In both cases (Listing 4), it is evident that a limited vocabulary precedes a set of parenthesis followed by a set of curly braces. Thus if we establish a set of regular expressions that is capable of matching these patterns, we should be able to pick out most C/C++ code that is wrapped in a function or a control structure. It is important to remember that when attempting such complex pattern matching, there will ALWAYS be false positives and false negatives associated with your results sets. The key is to optimize your regular expressions to obtain the balance between false positives and false negatives that is most in line with your goals. If you are concerned with not missing anything you may choose to use fuzzier expressions that will match more things, but leave you with a higher number of false positives. If you want higher quality matches and care less about missing a few good ones, then it may be in your interest to make the patterns more explicit. The point being that, while the regular expressions used in the sample code work for many cases, some modification may be warranted for your particular usage of them.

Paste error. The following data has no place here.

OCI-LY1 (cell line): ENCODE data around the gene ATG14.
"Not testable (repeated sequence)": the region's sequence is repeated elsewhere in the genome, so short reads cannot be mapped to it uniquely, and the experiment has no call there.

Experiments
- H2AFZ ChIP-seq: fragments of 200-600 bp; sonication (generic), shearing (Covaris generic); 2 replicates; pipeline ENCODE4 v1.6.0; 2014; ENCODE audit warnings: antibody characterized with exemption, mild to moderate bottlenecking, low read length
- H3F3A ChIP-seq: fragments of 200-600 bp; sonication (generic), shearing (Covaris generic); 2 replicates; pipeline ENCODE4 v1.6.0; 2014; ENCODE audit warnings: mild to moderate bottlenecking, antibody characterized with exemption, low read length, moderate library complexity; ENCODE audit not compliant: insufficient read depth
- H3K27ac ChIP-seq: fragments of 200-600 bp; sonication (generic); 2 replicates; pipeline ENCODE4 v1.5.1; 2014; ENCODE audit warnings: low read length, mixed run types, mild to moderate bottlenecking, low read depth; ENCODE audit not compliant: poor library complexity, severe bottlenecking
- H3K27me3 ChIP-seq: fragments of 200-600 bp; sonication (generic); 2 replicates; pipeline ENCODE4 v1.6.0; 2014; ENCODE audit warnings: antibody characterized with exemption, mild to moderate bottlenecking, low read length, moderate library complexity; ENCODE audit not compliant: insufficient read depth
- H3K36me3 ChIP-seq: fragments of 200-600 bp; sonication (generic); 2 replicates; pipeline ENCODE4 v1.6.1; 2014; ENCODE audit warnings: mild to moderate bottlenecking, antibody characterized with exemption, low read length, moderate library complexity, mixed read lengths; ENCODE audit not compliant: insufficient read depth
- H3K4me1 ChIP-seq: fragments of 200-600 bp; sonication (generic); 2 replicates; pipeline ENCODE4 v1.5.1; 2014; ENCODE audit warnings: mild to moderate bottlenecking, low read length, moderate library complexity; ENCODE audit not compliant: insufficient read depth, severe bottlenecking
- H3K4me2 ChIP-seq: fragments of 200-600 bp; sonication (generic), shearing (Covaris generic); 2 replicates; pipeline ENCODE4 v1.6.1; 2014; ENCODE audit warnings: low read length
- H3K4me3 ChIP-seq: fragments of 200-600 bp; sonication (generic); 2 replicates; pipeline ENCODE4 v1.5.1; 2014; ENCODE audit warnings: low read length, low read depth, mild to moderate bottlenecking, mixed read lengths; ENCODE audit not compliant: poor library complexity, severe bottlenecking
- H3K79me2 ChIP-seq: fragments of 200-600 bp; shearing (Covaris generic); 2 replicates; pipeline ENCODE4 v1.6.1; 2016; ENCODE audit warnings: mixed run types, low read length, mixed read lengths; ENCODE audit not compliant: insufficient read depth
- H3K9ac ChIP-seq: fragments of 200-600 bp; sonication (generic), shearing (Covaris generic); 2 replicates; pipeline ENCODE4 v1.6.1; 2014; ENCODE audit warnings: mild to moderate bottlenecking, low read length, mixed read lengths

Listing 5: Defining the Regular Expressions and Using Them to Extract C/C++ Code

use Text::Balanced qw(extract_codeblock);
#delimiter used to distinguish code blocks for use with Text::Balanced
#regex used to match keywords/patterns that precede code blocks
my $regex='(((int|long|double|float|void)\s*?\w{1,25})|if|while|for)';
foreach $link(@links){
      $response=$request->get("$link");  # gets Web page
      while($results=~s/<script.*?>.*?<\/script>//gsi){}; # filters out Javascript
          $code=$1 . extract_codeblock($results,$delim);
          print OFile "<h3><a href=\"$link\">$link</a></h3> \n";
          print OFile "$code" . "\n" . "\n";